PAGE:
If you were lucky enough, you had parents or other family members who encouraged you to try out as many activities as possible when you were a child. These weren’t always the activities you actually wanted to do; my mother, for example, signed me up for ballet when all I ever really dreamt of was playing the piano. It didn’t take long for me to discover I had two left feet and after hours, days, weeks of pleading, I was finally granted permission to no longer attend those dreaded classes.
For years I never really found anything that interested me enough to stick at it, and simply being a teenager was more than enough to occupy my time. However, our parents had good reasons for wanting us to stick at these activities and, as the years have passed, I have realised more and more the importnt of having a hobby not only for personal development, but also the advantages it can have for our career.
So, what are these advantages?
Setting and acheiving goals
Despite the obvious, having a hobby can help us to set and achieve goals. If, for example, you enjoy running, you can set yourself goals such as running 10 minutes longer than last time, or running the same distance five minutes quicker than usual. Setting and reaching these goals can help make other aspects of your life, including those related to your career, seem much more achievable.
Having a hobby can help put your career into perspective: if you have been experiencing problems at work, they will seem much less oppressing. A hobby can have more confidence in yourself, your determination and your abilities - all of which are transferable to and extremely valuable for your career.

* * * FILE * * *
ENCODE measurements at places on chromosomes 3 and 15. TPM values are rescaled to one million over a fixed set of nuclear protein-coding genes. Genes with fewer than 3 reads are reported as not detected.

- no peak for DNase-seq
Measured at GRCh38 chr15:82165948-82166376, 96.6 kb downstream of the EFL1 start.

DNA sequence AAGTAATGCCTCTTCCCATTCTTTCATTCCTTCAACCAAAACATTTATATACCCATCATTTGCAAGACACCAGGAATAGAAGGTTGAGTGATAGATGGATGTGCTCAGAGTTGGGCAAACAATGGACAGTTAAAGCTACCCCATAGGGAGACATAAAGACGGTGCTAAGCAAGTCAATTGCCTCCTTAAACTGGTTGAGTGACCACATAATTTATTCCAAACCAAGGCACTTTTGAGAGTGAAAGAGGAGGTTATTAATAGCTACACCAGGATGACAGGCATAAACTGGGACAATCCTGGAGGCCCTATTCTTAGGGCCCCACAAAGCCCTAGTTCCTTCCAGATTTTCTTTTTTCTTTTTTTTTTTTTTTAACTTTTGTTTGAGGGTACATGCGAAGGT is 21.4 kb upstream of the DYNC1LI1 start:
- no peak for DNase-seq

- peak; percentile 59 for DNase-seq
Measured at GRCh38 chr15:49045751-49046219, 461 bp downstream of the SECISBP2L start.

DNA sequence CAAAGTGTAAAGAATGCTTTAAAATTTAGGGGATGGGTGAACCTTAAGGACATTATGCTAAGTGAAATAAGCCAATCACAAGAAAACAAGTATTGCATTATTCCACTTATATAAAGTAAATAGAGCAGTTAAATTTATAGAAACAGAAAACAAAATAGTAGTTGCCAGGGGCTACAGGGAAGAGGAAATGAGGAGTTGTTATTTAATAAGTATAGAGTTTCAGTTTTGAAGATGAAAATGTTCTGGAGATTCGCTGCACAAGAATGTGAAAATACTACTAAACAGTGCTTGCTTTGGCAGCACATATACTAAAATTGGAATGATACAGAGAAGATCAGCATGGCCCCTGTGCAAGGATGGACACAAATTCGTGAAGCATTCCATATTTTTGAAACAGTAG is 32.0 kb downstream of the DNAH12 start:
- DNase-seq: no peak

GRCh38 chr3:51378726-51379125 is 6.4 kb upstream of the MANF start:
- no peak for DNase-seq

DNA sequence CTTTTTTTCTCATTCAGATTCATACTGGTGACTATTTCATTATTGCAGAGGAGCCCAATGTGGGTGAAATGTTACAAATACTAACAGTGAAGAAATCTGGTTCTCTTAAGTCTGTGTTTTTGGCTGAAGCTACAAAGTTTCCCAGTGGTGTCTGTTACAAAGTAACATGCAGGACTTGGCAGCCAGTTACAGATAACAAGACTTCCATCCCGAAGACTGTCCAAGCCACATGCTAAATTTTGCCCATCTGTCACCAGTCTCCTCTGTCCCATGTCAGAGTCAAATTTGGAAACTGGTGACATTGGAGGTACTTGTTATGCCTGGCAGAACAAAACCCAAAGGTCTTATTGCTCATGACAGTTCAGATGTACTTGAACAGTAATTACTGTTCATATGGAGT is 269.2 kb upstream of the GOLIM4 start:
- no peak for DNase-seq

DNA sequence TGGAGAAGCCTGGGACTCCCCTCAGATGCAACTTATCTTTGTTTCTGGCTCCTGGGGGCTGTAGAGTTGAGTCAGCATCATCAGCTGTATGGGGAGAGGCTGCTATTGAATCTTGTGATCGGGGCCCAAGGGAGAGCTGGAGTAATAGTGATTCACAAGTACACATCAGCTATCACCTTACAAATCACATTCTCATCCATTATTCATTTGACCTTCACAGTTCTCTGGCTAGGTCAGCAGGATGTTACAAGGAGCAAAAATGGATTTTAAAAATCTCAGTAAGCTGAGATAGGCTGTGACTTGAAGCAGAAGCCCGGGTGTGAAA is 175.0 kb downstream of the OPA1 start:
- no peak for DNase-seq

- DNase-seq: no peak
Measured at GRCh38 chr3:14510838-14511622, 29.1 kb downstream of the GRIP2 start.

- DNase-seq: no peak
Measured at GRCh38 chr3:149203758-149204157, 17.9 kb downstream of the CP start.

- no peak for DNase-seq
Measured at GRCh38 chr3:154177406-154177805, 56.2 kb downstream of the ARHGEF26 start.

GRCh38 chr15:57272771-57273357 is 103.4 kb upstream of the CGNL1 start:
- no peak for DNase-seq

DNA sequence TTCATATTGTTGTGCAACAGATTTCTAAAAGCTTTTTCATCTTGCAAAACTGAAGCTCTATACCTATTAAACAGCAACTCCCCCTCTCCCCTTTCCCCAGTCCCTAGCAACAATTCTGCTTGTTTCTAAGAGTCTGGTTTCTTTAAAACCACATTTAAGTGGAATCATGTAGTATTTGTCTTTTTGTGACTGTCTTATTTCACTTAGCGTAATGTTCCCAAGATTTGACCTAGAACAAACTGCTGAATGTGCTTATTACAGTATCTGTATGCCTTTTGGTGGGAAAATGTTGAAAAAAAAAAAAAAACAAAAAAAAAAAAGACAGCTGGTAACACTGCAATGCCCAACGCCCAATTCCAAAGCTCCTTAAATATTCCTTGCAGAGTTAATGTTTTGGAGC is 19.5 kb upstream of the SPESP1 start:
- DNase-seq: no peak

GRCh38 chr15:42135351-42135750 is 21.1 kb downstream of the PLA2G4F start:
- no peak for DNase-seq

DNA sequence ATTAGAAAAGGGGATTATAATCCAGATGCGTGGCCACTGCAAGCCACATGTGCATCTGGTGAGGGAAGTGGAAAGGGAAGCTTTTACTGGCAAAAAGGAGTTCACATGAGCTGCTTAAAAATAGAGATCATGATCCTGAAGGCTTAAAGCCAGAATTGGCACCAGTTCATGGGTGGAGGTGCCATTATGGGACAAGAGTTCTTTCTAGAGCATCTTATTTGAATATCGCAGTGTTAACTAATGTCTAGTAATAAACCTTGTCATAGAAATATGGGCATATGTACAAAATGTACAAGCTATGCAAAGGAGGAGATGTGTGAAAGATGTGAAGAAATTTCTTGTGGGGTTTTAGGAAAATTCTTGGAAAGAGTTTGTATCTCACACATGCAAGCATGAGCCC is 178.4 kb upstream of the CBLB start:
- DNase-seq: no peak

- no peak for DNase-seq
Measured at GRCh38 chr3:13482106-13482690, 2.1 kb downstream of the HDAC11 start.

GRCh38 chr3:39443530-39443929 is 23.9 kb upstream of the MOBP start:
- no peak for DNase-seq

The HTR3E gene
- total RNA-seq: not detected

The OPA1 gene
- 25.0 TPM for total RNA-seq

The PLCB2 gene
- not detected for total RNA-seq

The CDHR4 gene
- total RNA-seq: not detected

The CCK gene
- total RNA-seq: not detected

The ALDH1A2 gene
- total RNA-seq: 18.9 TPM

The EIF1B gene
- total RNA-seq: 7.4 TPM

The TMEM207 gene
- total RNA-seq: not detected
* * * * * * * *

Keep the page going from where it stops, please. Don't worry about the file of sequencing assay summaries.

Giving your brain a break from work and pursuing a hobby can also help spark your creativity. Have you ever noticed that it is often whilst you are playing guitar (or partaking in another activity) and thinking about absolutely nothing else that you find the solution to a problem that’s been bugging you for weeks at work? Or you suddenly have an idea for the text to put in an email announcing the launch of a new product?
It’s not a coincidence. There is evidence to prove that giving your brain a break and spending time doing things you enjoy has an important effect on creative thinking.
In an experiment carried out by Dr. Kevin Eschleman and his colleagues at the San Francisco State University, two different groups were tested: those with a creative hobby were more likely to be helpful, collaborative, and creative with their job performance.
Eschleman also added that those with a hobby also felt more relaxed and in control:
"The results indicate that organizations may benefit from encouraging employees to consider creative activities in their efforts to recover from work. Creative activities are likely to provide valuable experiences of mastery and control, but may also provide employees experiences of discovery that uniquely influence performance-related outcomes."
Having a hobby also makes you more relatable. Once others know that, for example, you play volleyball three nights a week, they are more likely to ask you questions about your hobby, which is likely to lead to more meaningful conversations. This will help forge stronger relationships with your coworkers, customers or associates, and we all know the importance having a good network can have for your career.
In conclusion, having a hobby is important for your career as not only does it allow you to set and acheive goals more easily, there is also scientific evidence to prove that it can help spark your creativity and improve your relationships with coworkers, customers and associates. So what are you waiting for? Summer is a better time than any to sign up for a new activity and give your career a boost!